The latest move to encourage the use of electric vehicles (EVs) in Arab markets came in Dubai. Last month, the Dubai Electricity and Water Authority announced incentives for EVs that include exemption from road tolls and registration fees at the Road and Transport Authority, and free charging and parking at specially assigned locations.
The emirate expects to have some 32,000 EVs and hybrids on the road by 2020, and 42,000 by 2030. For Dubai, this actually seems a somewhat small proportion, given that data from the past few years showed that vehicle sales were around a million, and vehicle density is one of the highest in the world at 540 registered vehicles per 1,000 residents in an emirate with 2.8 million inhabitants. However, when compared with other countries in the region, such as Lebanon, Dubai’s EV initiatives appear strong.
Lebanon was once a pioneer in terms of the import and sale of cars in the Arab world. Agents, dealers, and distributors played a valuable role in the introduction of the automobile to Lebanon and the entire Arab region in the beginning of the 20th century.
Today, about 100 years after the combustion engine started its worldwide conquest, the automotive era is changing radically with the introduction of hybrid and electric cars. This alternative fuel story began in the 1990s, when personal transporters (like the electrically powered chairs for seniors) and light EVs were patented, and a range of hybrid cars was envisioned and produced.
The grandfather of hybrids was the Toyota Prius, which combined a combustion engine with an electric powertrain. It penetrated markets around the world, and its success was most noticeable in countries where governments were aiming to reduce air and noise pollution by offering tax benefits and other incentives for buying “green” cars.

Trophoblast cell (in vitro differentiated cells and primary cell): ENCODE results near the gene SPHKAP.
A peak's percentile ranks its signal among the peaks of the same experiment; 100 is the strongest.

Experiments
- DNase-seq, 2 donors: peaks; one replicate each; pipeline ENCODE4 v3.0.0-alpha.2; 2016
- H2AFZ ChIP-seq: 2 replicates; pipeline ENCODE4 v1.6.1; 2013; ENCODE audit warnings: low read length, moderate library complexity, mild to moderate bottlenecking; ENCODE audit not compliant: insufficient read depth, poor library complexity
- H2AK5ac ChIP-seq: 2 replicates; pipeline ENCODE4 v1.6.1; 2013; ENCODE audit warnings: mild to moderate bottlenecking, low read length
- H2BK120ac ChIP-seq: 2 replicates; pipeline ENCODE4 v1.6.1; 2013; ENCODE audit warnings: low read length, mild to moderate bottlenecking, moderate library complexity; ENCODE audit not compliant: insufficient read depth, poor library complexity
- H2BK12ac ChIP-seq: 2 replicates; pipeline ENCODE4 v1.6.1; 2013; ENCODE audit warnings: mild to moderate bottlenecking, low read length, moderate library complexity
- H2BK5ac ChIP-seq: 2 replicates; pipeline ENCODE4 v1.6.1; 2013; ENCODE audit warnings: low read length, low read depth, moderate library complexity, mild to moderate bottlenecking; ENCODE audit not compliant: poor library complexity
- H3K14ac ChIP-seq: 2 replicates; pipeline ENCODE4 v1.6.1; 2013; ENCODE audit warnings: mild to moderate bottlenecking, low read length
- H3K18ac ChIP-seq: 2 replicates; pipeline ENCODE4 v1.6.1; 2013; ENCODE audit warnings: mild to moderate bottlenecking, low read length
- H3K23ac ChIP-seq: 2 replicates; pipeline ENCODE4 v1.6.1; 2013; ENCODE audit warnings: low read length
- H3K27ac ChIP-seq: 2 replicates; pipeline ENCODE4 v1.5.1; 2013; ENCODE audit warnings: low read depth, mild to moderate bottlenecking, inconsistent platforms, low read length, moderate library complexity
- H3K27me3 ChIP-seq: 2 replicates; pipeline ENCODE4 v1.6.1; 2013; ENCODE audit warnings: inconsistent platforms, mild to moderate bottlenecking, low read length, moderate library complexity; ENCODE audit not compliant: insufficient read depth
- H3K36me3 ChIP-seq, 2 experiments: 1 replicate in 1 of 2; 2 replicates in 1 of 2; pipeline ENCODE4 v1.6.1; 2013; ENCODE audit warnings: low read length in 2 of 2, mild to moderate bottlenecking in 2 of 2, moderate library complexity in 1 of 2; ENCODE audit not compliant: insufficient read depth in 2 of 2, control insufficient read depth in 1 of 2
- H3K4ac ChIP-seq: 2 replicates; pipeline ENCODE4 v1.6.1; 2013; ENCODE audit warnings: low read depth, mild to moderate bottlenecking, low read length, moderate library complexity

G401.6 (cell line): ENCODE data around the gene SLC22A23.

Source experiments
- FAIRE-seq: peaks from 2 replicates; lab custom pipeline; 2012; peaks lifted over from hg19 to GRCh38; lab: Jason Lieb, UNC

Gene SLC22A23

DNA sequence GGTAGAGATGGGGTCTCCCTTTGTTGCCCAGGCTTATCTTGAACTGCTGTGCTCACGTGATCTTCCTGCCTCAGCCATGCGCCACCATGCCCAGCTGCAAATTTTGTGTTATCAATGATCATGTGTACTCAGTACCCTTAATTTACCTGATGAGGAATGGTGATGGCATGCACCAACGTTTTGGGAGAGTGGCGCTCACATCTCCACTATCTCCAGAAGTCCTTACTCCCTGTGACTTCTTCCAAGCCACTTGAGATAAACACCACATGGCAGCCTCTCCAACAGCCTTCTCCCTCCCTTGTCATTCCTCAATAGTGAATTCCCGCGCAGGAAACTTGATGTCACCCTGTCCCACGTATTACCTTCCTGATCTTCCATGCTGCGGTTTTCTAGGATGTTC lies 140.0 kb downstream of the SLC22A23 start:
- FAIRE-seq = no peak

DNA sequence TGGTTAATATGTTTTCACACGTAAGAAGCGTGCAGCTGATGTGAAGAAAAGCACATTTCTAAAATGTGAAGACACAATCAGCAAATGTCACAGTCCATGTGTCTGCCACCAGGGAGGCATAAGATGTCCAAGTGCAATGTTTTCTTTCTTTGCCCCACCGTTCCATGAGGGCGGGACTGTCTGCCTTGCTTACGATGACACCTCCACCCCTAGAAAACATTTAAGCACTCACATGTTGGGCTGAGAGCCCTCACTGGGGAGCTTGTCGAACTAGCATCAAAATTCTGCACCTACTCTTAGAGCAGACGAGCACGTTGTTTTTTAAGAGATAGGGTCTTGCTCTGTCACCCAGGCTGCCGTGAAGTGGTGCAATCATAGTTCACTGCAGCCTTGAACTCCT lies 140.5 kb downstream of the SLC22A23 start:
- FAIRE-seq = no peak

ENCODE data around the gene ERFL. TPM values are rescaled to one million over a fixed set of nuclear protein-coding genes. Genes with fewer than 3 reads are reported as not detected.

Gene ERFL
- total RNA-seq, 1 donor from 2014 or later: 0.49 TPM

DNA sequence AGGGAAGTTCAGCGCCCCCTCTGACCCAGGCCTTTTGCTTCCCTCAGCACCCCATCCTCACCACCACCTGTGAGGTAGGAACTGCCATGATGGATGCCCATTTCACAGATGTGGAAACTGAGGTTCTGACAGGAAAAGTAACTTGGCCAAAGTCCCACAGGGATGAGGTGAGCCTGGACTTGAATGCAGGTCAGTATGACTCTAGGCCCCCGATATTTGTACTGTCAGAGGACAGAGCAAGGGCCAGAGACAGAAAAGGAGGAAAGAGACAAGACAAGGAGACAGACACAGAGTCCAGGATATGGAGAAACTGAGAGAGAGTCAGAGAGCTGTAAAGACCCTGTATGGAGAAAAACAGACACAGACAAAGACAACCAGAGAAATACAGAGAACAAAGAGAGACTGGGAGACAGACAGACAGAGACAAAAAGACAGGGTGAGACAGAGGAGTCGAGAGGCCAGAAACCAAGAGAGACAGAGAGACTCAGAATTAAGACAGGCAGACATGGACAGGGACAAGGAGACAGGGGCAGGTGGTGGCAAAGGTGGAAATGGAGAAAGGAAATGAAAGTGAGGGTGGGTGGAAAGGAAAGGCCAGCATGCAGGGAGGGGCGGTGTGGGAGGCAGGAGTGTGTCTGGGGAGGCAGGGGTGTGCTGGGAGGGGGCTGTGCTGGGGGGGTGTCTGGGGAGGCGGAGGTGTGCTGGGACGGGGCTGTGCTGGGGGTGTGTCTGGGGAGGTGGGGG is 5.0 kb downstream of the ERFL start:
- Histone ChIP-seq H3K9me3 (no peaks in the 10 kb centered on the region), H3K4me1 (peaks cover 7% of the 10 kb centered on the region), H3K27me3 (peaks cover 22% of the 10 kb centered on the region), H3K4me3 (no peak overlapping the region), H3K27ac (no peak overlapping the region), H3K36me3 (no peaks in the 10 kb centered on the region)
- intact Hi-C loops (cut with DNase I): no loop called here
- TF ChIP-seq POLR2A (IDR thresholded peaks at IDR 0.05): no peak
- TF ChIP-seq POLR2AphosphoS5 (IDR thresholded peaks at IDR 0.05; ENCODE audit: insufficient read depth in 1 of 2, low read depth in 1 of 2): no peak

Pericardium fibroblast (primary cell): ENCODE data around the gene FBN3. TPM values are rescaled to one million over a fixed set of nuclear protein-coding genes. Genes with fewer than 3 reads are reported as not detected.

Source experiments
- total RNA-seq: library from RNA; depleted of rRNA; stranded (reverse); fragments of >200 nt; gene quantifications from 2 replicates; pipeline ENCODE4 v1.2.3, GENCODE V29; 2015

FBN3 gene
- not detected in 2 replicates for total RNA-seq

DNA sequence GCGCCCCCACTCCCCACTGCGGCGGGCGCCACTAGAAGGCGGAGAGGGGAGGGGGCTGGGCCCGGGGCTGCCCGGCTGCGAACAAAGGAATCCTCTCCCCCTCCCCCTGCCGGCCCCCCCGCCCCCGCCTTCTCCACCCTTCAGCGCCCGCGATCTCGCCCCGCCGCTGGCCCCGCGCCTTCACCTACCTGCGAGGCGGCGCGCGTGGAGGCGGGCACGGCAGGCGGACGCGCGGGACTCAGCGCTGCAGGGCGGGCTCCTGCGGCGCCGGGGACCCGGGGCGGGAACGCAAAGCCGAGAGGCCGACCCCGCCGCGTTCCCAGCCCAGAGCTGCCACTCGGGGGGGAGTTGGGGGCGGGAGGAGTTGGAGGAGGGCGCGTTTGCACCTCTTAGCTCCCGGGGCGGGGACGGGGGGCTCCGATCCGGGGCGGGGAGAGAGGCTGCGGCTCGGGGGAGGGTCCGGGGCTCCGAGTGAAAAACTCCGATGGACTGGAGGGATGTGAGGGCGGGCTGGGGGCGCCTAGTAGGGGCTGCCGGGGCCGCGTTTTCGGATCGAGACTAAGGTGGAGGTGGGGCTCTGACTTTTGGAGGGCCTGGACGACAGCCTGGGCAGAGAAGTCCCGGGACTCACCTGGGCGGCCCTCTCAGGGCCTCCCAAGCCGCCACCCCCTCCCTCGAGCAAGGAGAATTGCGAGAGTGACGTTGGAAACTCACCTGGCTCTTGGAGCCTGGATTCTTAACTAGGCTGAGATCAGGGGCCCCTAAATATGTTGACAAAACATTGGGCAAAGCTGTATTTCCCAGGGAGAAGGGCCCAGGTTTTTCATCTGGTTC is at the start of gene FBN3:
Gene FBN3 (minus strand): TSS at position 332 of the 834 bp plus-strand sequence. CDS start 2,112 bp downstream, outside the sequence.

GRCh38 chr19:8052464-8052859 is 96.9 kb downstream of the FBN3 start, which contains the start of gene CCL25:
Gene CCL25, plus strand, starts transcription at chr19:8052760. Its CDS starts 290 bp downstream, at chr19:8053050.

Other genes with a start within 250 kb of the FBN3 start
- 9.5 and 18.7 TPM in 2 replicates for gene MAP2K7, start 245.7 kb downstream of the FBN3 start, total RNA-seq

The race toward wide adoption of electric cars got a decisive second kick around 2010, when Nissan and Tesla demonstrated that plug-in electric cars could appeal to diverse audiences. More and more manufacturers jumped on the electric-mobility bandwagon around that time. The migration to electric mobility got a third, and probably decisive, boost last year, when a pile-up of embarrassing emission scandals created huge political pressure, and an increasing number of manufacturers and national policy makers began talking about phasing out the production of combustion engine vehicles over the next 10 years, or even sooner. Researchers suggested recently that the production of EVs, which has doubled every 15 months since 2011, would overtake production of traditional gas-powered vehicles in the coming 10 years.
No incentives for EVs
Lebanon is lagging behind the global push toward EVs. Car importer BUMC, Lebanon’s Toyota and Lexus distributors, brought the Prius into local market in 2010, despite it not being provided with any advantage by the Lebanese government. Without tax benefits or other state incentives for low emissions, the Prius proved to be too expensive for the middle class.
Executive contacted 10 distributors and dealers to ask about the existence or availability of tax advantages or incentives for green cars. All the dealers confirmed the total absence of a legal framework that would boost the import and sales of hybrid cars or EVs.
One of the biggest obstacles to adoption is that electric cars are registered as fuel-powered cars, using a mostly abandoned system for taxing cars based on their engine capacity called fiscal horsepower. The Renault Twizy, for example, was registered in Lebanon in 2017 as a 10 fiscal-horsepower car, despite being an 100 percent electric plug-in car that is powered by a battery, weighs around 450 kilograms, and measures less than three meters long.
[pullquote]EVs are silent, do not emit any polluting gasses, and do not consume any fuel[/pullquote]
Ultra-compact urban EVs, such as the Twizy can change the experience of the city, with lower noise pollution in the city center. In some countries, they can be driven with special licenses, and they are often incentivized by governments in various ways. EVs are silent, do not emit any polluting gasses, and do not consume any fuel.